If fixed-income investors were under any impression that 2014 could mark an end to the turbulence experienced this year, they should think again – with some analysts predicting volatile conditions on both sides of the Atlantic.
"It's a dangerous game trying to time your exit," Johan Jooste, head of the London investment office at private banking group Julius Baer told CNBC Thursday. "The level of yields and the direction of yields both argue against really having strong fixed income exposure."
The interest rate on the U.S. benchmark 10-year Treasury started 2013 at 1.8 percent, following an open-ended commitment by theFederal Reserve to continue buying bonds, which suppressed yields close to record-low rates.
But with the Fed looking to take the foot off the gas – which would see a major buyer retreating from the market - yields have been on a rollercoaster ride since May. Yields on 10-year notes spiked to 3 percent in September before settling near 2.7 percent.
The worry for investors is that as yields surge higher, the bond price deteriorates - and anyone holding government bonds when this spike happens is set to lose money.
With the U.S. Treasury market influencing the price all sorts of fixed income assets all over the globe, 2014 could prove to be a minefield, according to Bill Blain, senior fixed income broker at Mint Partners.
"I reckon we're going to have hell in the bond markets next year," he told CNBC.
(Read More: The Fed has created a huge global bubble: Stockman)
"I think there is potential for a massive sell-off in the U.S. once we see the taper (of the Fed's bond buying program) finally start and that's not because people are not prepared, it's because that is what happens when you stop distorting markets."
The advice from Blain is: "Buy (bonds) now and sell them as soon as you feel they are weak."
Euro crisis reignited?
Meanwhile, researchers at Swiss bank UBS said the "very strange taper-talk state" in sovereign bond markets meant investors should look to peripheral Europe for safety.
Spanish and Italian bond yields were once a key gauge for how serious the euro zone sovereign debt crisis was, with yields peaking above 7 percent in 2012. But markets have eased since, interest rates have slunk down to 4 percent and UBS said that investors should consider buying peripheral debt.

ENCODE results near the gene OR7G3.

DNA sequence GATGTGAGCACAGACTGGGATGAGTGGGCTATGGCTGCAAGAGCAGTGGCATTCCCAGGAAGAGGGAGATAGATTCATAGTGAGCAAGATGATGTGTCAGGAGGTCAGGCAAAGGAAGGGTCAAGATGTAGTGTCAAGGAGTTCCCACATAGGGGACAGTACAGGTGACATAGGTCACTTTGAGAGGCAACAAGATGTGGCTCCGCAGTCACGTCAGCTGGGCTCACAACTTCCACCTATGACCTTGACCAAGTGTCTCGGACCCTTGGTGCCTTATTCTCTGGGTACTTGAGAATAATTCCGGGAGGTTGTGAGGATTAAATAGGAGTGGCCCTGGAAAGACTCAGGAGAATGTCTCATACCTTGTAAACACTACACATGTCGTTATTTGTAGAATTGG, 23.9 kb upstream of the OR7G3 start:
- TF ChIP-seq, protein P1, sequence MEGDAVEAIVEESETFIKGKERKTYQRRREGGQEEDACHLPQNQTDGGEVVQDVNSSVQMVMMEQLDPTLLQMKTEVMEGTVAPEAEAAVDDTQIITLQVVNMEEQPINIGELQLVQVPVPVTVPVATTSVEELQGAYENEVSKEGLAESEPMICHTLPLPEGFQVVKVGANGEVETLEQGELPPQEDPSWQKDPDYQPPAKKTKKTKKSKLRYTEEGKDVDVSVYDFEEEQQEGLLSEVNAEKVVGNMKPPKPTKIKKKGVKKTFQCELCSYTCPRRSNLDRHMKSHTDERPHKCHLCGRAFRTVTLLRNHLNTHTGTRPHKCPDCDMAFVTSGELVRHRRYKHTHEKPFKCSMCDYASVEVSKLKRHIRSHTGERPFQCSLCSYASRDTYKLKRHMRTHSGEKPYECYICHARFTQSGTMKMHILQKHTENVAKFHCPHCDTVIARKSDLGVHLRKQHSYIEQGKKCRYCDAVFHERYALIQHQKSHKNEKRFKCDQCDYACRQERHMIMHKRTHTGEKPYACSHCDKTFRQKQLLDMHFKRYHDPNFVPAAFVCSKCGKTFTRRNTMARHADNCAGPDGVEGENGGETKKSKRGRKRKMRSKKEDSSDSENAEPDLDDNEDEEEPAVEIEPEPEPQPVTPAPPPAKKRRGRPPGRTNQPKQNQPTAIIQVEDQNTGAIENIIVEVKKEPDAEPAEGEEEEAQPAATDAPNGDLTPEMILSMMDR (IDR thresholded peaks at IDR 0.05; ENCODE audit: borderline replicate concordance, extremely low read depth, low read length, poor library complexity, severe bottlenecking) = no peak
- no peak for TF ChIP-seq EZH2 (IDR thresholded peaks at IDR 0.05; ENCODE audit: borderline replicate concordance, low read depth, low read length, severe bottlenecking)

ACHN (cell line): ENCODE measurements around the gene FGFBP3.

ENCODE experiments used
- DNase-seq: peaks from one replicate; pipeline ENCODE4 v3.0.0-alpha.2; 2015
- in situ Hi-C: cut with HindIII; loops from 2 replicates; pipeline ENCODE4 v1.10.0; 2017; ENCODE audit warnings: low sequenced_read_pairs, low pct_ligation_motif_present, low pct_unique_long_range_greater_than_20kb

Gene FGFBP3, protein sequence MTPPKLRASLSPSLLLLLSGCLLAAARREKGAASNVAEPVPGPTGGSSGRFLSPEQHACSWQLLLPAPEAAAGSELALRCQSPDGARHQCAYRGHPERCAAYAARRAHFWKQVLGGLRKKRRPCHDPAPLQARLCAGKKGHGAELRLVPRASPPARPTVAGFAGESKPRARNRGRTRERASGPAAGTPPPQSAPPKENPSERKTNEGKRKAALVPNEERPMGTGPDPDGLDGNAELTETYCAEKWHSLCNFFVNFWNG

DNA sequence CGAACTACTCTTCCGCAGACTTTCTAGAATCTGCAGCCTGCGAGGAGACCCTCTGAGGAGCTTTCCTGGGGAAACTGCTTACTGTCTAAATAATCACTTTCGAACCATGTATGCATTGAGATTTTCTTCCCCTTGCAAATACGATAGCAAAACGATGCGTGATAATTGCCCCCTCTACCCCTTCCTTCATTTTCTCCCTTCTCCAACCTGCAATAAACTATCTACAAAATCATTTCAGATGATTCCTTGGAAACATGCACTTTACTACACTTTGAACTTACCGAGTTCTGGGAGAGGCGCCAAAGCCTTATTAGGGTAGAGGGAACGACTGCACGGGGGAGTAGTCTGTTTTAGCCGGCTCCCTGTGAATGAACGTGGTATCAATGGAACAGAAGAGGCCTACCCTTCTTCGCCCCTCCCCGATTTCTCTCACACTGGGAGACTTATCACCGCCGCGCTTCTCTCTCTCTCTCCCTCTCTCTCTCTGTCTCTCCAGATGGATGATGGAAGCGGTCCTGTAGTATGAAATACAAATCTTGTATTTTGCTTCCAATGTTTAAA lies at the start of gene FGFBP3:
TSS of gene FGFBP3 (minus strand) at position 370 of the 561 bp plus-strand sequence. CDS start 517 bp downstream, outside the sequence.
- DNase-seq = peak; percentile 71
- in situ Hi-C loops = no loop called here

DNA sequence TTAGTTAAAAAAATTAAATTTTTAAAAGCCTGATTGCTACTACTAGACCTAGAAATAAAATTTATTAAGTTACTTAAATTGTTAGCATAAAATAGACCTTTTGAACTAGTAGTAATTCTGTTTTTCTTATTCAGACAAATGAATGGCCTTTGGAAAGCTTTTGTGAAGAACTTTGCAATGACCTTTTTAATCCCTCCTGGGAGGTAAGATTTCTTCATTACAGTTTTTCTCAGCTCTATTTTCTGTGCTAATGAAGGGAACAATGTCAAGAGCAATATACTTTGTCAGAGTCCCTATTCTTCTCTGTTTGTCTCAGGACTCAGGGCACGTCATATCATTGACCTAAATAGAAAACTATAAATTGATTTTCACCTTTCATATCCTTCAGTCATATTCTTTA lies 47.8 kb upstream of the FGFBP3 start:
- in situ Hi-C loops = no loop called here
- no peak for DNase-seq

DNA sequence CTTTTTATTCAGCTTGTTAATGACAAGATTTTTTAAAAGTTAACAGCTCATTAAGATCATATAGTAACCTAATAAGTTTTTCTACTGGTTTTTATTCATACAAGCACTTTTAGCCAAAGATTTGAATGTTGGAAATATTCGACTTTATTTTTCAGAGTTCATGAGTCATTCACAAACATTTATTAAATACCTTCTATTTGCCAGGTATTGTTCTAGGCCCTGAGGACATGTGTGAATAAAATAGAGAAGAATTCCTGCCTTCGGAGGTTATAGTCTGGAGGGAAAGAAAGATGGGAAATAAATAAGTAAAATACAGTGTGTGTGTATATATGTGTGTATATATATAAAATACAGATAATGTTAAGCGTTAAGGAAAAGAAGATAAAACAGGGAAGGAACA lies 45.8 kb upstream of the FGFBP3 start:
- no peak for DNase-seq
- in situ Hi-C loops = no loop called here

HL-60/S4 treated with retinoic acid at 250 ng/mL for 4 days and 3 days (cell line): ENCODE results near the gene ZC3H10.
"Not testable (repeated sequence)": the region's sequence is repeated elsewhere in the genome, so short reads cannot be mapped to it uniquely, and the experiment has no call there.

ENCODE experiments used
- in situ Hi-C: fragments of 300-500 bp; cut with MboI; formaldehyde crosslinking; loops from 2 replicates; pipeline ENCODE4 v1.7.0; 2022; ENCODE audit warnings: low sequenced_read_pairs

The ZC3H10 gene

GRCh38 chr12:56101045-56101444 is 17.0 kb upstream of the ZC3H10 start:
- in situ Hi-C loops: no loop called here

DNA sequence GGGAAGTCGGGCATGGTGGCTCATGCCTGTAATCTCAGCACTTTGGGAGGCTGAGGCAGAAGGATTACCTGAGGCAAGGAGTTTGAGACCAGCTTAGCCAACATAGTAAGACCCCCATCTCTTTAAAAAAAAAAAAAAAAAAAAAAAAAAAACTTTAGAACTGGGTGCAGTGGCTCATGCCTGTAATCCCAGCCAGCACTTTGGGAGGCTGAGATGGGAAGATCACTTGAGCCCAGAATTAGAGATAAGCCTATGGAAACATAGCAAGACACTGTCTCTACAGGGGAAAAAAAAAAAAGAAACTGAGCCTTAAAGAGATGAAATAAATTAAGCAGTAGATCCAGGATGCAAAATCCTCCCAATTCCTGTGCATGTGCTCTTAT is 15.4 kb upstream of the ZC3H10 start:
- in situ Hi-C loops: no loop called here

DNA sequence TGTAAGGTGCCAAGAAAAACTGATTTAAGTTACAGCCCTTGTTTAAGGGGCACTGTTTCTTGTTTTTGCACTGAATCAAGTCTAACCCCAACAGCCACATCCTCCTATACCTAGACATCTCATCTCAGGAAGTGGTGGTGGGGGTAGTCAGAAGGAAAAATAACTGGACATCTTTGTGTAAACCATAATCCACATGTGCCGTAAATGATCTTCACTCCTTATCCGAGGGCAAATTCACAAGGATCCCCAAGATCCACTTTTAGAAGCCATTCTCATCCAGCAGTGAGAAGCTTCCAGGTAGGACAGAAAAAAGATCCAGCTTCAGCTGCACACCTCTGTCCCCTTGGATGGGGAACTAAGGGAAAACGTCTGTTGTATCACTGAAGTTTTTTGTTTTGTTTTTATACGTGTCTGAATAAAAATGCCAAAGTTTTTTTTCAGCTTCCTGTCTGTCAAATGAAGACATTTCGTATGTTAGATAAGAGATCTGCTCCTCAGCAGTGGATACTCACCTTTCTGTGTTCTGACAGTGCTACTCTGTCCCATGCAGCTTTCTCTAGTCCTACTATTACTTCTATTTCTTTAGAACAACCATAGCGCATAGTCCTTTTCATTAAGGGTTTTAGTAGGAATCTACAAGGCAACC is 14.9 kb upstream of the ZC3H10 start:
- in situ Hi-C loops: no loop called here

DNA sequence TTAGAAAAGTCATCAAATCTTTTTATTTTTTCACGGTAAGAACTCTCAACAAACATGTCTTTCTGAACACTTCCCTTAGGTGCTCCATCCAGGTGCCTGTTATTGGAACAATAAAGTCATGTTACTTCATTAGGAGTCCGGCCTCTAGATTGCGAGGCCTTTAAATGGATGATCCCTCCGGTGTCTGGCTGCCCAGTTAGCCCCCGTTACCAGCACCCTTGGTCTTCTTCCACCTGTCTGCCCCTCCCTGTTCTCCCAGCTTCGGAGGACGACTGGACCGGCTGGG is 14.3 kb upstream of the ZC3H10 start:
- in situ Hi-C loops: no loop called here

(Read More: Has the dreadedtaper already started?)
"In risk-adjusted terms, given the low volatility that we see in the government bond markets in Europe, peripheral European government bonds are looking very attractive indeed," strategists Ramin Nakisa and Stephane Deo said in a note released on Thursday.
"If we look back over the last three months, then in risk-adjusted terms the combination of high coupon and low volatility makes Spain, and to a lesser extent, Italy, rank well above Treasurys and even EM (emerging market) sovereign debt."
But Blain gave a stark warning to investors looking across the Atlantic at the bonds of southern European nations.
He expects the European Central Bank (ECB) to inject liquidity into the markets via its long-term refinancing operation and to opt for negative rates, which would see European banks charged interest on the reserves they keep at the ECB.
As a result, lenders would use more money to buy up peripheral debt, according to Blain, thus increasing the link between European banks and their exposure to the region's fragile economies.
"They are not sovereign bonds anymore, they are bonds issued by a sovereign entities linked to a currency they don't control," he said. "If things turn badly, let's say at the result of another rout in the U.S. bond markets when the taper finally begins...then we get the whole crisis reignited."
By CNBC.com's Matt Clinch. Follow him on Twitter